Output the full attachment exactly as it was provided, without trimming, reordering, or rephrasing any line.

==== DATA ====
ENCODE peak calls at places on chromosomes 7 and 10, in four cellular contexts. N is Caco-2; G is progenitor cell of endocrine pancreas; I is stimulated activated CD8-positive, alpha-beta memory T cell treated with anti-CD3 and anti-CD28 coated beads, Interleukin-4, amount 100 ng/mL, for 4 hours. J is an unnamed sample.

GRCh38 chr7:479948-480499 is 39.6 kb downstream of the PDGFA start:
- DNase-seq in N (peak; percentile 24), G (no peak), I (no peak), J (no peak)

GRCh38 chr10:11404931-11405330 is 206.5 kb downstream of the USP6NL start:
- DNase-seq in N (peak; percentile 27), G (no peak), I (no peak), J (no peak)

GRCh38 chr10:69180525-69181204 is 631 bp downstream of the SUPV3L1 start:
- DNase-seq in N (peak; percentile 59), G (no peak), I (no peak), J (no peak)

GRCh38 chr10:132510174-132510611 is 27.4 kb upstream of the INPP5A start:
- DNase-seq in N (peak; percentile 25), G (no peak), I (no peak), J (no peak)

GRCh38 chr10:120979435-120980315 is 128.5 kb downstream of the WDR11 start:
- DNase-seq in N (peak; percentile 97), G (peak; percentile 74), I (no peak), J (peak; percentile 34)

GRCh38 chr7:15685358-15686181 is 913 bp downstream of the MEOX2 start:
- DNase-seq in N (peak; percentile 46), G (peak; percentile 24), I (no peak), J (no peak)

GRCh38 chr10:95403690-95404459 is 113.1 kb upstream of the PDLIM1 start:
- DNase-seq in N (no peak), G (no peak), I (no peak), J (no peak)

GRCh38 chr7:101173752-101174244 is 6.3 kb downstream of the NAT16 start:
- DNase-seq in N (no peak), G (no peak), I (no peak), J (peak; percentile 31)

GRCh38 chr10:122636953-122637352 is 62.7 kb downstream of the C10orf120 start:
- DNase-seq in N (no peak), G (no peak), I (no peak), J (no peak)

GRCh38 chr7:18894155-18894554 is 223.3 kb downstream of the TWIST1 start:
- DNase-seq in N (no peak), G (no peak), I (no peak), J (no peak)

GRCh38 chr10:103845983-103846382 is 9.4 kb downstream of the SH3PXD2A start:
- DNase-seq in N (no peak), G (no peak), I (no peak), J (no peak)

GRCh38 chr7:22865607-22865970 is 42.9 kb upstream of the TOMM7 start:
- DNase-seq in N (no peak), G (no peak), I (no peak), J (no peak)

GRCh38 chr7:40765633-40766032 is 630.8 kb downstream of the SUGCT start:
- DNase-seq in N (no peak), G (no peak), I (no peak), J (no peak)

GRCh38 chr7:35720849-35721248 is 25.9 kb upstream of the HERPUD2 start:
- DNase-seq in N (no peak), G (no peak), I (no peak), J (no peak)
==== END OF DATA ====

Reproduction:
ENCODE peak calls at places on chromosomes 7 and 10, in four cellular contexts. N is Caco-2; G is progenitor cell of endocrine pancreas; I is stimulated activated CD8-positive, alpha-beta memory T cell treated with anti-CD3 and anti-CD28 coated beads, Interleukin-4, amount 100 ng/mL, for 4 hours. J is an unnamed sample.

GRCh38 chr7:479948-480499 is 39.6 kb downstream of the PDGFA start:
- DNase-seq in N (peak; percentile 24), G (no peak), I (no peak), J (no peak)

GRCh38 chr10:11404931-11405330 is 206.5 kb downstream of the USP6NL start:
- DNase-seq in N (peak; percentile 27), G (no peak), I (no peak), J (no peak)

GRCh38 chr10:69180525-69181204 is 631 bp downstream of the SUPV3L1 start:
- DNase-seq in N (peak; percentile 59), G (no peak), I (no peak), J (no peak)

GRCh38 chr10:132510174-132510611 is 27.4 kb upstream of the INPP5A start:
- DNase-seq in N (peak; percentile 25), G (no peak), I (no peak), J (no peak)

GRCh38 chr10:120979435-120980315 is 128.5 kb downstream of the WDR11 start:
- DNase-seq in N (peak; percentile 97), G (peak; percentile 74), I (no peak), J (peak; percentile 34)

GRCh38 chr7:15685358-15686181 is 913 bp downstream of the MEOX2 start:
- DNase-seq in N (peak; percentile 46), G (peak; percentile 24), I (no peak), J (no peak)

GRCh38 chr10:95403690-95404459 is 113.1 kb upstream of the PDLIM1 start:
- DNase-seq in N (no peak), G (no peak), I (no peak), J (no peak)

GRCh38 chr7:101173752-101174244 is 6.3 kb downstream of the NAT16 start:
- DNase-seq in N (no peak), G (no peak), I (no peak), J (peak; percentile 31)

GRCh38 chr10:122636953-122637352 is 62.7 kb downstream of the C10orf120 start:
- DNase-seq in N (no peak), G (no peak), I (no peak), J (no peak)

GRCh38 chr7:18894155-18894554 is 223.3 kb downstream of the TWIST1 start:
- DNase-seq in N (no peak), G (no peak), I (no peak), J (no peak)

GRCh38 chr10:103845983-103846382 is 9.4 kb downstream of the SH3PXD2A start:
- DNase-seq in N (no peak), G (no peak), I (no peak), J (no peak)

GRCh38 chr7:22865607-22865970 is 42.9 kb upstream of the TOMM7 start:
- DNase-seq in N (no peak), G (no peak), I (no peak), J (no peak)

GRCh38 chr7:40765633-40766032 is 630.8 kb downstream of the SUGCT start:
- DNase-seq in N (no peak), G (no peak), I (no peak), J (no peak)

GRCh38 chr7:35720849-35721248 is 25.9 kb upstream of the HERPUD2 start:
- DNase-seq in N (no peak), G (no peak), I (no peak), J (no peak)